Currently, only colleges, universities, vocational schools, or other post-secondary educational institutions are considered an eligible ‘529’ education savings account expense
Legislation would allow workers to use ‘529’ education savings accounts for training and credentialing programs to develop the skills needed for 21st century jobs
WASHINGTON– U.S. Senator Amy Klobuchar (D-MN) reintroduced legislation today to expand the eligible uses of the ‘529’ tax advantaged education savings program to include training and credentialing programs that help workers develop the skills needed for 21st century jobs. The bill would amend current law to allow workers to use ‘529’ education savings accounts to pay for training or credentialing programs recognized by a state, the federal government, or industry, in addition to currently allowable uses for colleges, universities, vocational schools, or other post-secondary educational institutions. Senators Dianne Feinstein (D-CA), Tammy Baldwin (D-WI), Tammy Duckworth (D-IL), and Joe Manchin (D-WV) have cosponsored the legislation.
“The American workforce is changing and workers need new skills to compete in the 21st century economy,” Klobuchar said. “Whether they’re enrolling in college, getting a license or credential for a trade, or attending a short-term training program, people need the ability to save for their futures. There’s more than one pathway to success, and this legislation will help workers find—and afford—the best path for them.”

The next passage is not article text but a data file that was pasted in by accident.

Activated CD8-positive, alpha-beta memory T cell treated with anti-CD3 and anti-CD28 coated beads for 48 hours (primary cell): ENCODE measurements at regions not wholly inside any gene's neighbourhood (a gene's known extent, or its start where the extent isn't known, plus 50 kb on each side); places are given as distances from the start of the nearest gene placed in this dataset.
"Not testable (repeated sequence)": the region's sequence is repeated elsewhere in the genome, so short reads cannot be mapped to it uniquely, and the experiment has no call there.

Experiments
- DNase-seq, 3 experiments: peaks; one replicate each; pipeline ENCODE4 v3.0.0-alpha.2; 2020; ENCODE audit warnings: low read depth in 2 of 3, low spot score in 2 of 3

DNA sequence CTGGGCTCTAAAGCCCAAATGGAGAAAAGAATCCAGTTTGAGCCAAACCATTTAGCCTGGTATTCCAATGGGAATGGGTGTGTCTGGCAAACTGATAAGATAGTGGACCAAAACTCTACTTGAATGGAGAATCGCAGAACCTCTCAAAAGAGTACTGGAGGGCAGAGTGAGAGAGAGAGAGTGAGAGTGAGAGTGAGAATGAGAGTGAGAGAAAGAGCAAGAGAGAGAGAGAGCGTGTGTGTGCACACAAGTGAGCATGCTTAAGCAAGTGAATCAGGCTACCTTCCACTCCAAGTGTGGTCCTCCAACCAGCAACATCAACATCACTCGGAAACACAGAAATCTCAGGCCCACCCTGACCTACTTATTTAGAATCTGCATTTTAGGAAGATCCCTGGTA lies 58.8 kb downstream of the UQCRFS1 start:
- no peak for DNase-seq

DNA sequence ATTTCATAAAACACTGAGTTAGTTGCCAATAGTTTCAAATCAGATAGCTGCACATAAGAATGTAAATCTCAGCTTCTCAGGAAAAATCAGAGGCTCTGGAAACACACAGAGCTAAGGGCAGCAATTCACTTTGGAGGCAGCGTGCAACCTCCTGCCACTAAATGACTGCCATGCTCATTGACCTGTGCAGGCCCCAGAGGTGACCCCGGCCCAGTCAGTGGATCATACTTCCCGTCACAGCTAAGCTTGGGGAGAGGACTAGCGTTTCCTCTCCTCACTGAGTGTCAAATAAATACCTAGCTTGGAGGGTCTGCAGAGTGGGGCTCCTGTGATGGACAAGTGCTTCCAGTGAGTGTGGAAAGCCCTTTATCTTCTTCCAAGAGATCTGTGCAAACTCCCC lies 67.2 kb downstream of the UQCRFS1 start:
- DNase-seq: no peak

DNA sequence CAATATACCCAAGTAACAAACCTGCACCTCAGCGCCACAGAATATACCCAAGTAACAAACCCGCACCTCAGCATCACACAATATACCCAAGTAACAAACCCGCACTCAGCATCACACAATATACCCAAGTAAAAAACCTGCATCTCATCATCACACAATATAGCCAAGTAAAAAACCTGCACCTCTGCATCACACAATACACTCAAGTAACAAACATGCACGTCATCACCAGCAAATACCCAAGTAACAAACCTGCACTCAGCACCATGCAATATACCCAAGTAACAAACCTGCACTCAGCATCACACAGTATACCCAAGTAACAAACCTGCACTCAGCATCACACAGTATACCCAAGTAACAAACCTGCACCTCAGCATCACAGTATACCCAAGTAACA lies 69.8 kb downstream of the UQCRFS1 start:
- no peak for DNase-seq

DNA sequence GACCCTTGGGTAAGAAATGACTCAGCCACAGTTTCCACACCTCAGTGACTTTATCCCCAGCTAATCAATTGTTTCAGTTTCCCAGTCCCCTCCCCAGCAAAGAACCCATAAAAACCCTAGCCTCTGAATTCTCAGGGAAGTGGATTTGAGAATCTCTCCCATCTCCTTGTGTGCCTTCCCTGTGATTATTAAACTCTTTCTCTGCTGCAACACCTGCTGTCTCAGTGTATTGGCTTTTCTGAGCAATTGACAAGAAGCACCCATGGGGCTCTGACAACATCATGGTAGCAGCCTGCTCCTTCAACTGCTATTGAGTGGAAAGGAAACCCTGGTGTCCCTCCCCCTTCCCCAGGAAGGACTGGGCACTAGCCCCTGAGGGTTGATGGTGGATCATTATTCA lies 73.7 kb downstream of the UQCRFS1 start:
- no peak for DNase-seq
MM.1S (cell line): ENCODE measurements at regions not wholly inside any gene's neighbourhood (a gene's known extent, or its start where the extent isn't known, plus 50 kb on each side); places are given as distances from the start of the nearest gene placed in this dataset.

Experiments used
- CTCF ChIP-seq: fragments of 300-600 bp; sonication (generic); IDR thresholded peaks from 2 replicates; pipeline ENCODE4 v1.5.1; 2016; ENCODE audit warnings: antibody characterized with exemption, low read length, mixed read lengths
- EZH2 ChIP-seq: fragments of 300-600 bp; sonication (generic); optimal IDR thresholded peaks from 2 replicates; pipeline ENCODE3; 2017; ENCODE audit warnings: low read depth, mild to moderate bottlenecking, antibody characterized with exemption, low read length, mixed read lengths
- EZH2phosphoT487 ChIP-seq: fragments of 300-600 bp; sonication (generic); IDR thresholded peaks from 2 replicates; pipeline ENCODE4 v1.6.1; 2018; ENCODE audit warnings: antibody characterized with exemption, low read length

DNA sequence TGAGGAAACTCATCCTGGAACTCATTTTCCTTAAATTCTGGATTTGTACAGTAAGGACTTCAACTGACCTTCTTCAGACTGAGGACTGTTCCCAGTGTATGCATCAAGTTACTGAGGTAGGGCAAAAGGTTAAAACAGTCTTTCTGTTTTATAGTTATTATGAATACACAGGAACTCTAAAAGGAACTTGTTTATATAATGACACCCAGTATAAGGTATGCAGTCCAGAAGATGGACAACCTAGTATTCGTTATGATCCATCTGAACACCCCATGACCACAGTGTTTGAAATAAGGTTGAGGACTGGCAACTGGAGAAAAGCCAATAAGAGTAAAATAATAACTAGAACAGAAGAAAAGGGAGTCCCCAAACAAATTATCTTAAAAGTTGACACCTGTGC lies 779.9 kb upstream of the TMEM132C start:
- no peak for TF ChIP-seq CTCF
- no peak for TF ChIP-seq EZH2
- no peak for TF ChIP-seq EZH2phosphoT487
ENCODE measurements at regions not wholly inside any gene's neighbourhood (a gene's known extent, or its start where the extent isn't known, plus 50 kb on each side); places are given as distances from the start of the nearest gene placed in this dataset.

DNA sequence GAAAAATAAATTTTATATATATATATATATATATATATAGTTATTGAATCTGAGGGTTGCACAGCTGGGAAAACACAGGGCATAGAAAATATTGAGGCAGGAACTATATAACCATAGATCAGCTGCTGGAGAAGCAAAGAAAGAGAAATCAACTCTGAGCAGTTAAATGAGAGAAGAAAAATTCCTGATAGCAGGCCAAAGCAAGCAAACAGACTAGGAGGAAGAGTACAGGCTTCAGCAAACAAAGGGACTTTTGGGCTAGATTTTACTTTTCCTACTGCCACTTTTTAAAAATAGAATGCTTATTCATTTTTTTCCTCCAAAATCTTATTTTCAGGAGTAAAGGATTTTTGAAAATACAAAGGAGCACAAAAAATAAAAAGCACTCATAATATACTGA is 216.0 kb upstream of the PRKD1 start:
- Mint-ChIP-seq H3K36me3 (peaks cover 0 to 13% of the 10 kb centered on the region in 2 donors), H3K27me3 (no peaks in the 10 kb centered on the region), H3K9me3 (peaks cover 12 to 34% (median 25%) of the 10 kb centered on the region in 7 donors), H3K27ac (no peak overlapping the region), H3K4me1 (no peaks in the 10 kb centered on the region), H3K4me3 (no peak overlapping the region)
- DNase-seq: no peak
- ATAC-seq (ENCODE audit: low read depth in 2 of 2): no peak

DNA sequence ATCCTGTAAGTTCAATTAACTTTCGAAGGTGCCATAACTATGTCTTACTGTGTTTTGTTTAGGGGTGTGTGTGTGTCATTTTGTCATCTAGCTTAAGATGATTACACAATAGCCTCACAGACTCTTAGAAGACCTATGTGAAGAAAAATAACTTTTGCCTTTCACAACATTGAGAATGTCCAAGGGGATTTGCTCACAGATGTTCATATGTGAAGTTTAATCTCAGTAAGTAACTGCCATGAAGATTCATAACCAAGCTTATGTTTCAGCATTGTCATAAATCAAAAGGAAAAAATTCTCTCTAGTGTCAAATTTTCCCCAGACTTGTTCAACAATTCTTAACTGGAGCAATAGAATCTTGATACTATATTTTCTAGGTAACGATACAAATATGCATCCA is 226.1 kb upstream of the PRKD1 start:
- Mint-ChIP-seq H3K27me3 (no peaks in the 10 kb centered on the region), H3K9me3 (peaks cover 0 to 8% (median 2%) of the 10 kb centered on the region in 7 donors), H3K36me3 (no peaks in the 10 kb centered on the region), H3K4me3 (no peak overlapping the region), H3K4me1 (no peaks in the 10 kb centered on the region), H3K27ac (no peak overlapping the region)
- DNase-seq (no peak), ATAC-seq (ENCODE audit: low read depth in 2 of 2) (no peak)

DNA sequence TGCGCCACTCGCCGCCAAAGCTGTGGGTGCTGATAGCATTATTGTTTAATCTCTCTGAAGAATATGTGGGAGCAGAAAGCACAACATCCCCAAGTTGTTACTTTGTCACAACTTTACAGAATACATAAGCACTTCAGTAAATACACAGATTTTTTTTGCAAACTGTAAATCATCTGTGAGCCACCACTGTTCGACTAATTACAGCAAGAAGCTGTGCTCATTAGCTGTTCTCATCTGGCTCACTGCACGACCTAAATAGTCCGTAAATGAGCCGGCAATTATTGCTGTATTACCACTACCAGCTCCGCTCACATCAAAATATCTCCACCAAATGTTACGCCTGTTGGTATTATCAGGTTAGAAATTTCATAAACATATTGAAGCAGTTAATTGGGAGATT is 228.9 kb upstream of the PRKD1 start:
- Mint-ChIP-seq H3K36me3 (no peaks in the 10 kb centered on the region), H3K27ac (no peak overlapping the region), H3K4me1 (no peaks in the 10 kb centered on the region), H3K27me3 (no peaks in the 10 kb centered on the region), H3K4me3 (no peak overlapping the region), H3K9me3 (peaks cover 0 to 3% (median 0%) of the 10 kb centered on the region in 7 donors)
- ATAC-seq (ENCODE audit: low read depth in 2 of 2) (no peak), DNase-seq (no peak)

Klobuchar has long supported efforts to help workers succeed in an increasingly specialized workforce while making the country’s economy more competitive. Klobuchar and Senator Susan Collins (R-ME) are the lead sponsors of the bipartisan American Apprenticeship Act, which would provide funding to states for the creation or expansion of tuition assistance programs that benefit participants in pre-apprenticeship and Registered Apprenticeship programs. She is also a cosponsor of the bipartisan Apprenticeships and Jobs Training Act of 2017 and the Leveraging and Energizing America’s Apprenticeship Programs (LEAP) Act, which would provide a tax credit to employers to hire registered apprentices and help increase the number of registered apprenticeships in the U.S. respectively. In 2017, Klobuchar successfully pushed for a $5 million grant from the Department of Labor to strengthen partnerships between community colleges and local businesses and expand apprenticeship programs.